Sidharth Monga. in ESPNCcricinfo, 15 December 2020
Wriddhiman Saha, R Ashwin and Prithvi Shaw have been named to represent India in the Adelaide Test. Umesh Yadav will be the third seamer. These were the main questions India were contemplating two days before the Test: whether to continue backing the flamboyant Shaw, whether to play a spinner and persist with the safer option of Ashwin, and which of the wicketkeepers to play. On the eve of the day-night Test, they settled all the confusion by naming the XI.
Shaw had come under pressure with Shubman Gill faring better in the two tour games, in the process impressing the likes of Allan Border and Sunil Gavaskar, the legends after whom the series is named. However, Shaw was the incumbent opener and showed in one innings out of four in New Zealand that he can be destructive. He scored 0, 19, 40 and 3 in the two tour games, but more than the scores it was his loose shots that worried Gavaskar and Border. It is understood, though, that with a settled middle order in place, India wanted continuity at the top too and went with the incumbent.
Similarly, the incumbent Test spinner – especially with Ravindra Jadeja’s absence due to injury and concussion – kept his place. The last time India chose against Ashwin in a series opener was on Australia’s tour of 2014-15, a move that was criticised for blooding in Karn Sharma, whose lack of experience showed on a pitch where Australia’s spinner Nathan Lyon proved to be the gamechanger.
Reasonable as it is to play Ashwin, this time around, there could have been a case made for not playing a spinner at all in the series opener because in day-night Tests in Australia, spinners have averaged 49 despite Lyon’s superlative average of 25 in these matches. Lyon’s success is perhaps a sign that world-class spinners have a chance to correct these statistics based on a small sample size of seven Tests. There is no doubt that Ashwin and Lyon have been the two premier spinners in Test cricket, followed only slightly behind by Jadeja, over this decade.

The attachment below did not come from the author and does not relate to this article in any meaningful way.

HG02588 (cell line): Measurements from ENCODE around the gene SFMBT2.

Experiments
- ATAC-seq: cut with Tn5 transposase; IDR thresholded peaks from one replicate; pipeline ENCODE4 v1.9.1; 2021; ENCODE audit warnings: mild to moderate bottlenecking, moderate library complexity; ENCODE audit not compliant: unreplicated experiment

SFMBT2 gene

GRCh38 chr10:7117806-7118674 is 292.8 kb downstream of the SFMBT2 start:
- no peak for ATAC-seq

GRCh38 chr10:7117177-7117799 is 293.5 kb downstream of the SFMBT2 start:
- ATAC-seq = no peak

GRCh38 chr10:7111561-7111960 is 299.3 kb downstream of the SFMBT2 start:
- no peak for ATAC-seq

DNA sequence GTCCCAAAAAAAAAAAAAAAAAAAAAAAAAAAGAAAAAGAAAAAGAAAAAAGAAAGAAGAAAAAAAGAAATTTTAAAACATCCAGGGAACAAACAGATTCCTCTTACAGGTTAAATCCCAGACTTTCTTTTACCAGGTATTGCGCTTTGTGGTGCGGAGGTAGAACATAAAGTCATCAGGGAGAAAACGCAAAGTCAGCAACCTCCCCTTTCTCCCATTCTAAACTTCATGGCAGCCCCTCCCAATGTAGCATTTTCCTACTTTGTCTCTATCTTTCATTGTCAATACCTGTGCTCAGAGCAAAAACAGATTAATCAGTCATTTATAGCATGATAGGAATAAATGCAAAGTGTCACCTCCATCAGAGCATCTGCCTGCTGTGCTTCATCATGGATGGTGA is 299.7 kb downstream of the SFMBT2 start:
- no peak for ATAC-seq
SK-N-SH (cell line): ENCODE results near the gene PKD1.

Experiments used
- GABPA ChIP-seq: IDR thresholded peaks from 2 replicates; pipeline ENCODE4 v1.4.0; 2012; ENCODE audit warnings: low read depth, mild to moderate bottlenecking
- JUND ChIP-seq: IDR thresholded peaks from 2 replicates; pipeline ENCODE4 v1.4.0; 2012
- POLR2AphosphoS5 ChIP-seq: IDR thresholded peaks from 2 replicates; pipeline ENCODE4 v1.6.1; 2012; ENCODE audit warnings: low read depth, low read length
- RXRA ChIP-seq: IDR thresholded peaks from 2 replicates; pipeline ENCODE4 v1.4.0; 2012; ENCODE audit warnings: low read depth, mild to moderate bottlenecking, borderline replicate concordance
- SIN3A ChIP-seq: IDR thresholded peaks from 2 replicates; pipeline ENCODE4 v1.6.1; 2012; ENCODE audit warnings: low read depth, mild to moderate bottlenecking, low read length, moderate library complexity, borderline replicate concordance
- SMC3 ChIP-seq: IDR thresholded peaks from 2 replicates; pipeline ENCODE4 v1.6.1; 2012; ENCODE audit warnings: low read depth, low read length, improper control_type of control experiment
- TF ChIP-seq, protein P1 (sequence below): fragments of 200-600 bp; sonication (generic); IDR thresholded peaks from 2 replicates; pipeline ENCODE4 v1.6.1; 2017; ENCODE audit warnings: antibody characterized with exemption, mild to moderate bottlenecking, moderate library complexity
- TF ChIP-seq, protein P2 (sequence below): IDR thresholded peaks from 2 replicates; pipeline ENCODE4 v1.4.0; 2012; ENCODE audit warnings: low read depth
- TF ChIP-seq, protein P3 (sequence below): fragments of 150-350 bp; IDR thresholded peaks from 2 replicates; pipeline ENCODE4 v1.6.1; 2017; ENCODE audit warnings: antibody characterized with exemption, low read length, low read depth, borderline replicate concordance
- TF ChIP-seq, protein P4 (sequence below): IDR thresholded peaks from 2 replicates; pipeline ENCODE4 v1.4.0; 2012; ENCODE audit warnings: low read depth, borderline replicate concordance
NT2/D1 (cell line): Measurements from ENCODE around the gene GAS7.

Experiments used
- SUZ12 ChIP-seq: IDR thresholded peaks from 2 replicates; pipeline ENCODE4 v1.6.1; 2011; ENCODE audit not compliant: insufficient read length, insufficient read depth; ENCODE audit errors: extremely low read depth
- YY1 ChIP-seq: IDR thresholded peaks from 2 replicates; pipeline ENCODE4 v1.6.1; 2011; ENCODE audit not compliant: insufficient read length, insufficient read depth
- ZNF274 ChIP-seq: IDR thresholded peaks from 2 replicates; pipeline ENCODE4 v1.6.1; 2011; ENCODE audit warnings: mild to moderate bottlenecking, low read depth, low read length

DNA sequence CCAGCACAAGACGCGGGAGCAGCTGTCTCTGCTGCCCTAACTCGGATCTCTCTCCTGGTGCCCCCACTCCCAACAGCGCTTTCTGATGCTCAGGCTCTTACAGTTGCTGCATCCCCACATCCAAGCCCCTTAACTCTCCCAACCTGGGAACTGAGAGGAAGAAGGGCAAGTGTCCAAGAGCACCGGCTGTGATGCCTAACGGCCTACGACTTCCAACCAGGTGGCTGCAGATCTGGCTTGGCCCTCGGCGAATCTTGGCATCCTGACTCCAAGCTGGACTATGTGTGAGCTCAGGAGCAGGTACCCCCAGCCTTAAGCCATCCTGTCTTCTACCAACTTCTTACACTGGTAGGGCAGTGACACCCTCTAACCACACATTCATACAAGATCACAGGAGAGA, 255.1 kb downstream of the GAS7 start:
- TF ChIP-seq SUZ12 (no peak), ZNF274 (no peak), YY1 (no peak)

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In the case of the wicketkeeper, however, India dropped the incumbent Pant, who has been preferred to Saha in Tests outside Asia where most of the wicketkeeping is done standing back. It is in India that the team management believes Saha’s superior wicketkeeping skills come into play when standing up to the spinners. The team management seems to have decided that the pink ball does a lot and will require a more established pure wicketkeeper. And Pant’s century in the SCG warm-up notwithstanding, he did have an ordinary New Zealand tour, scoring 60 runs in four innings. He is yet to play for India in any international cricket since then.
Yadav was the frontrunner to be India’s third seamer, replacing the injured Ishant Sharma. Not only does he have Test experience – this is his fourth Australia tour – he also impressed in the only warm-up game he played, taking 3 for 48 and 1 for 14 and also scoring handy runs down the order.
India XI: 1 Mayank Agarwal, 2 Prithvi Shaw, 3 Cheteshwar Pujara, 4 Virat Kohli (capt.), 5 Ajinkya Rahane, 6 Hanuma Vihari, 7 Wriddhiman Saha (wk), 8 R Ashwin, 9 Umesh Yadav, 10 Mohammed Shami, 11 Jasprit Bumrah
Sidharth Monga is an assistant editor at ESPNcricinfoFEATURES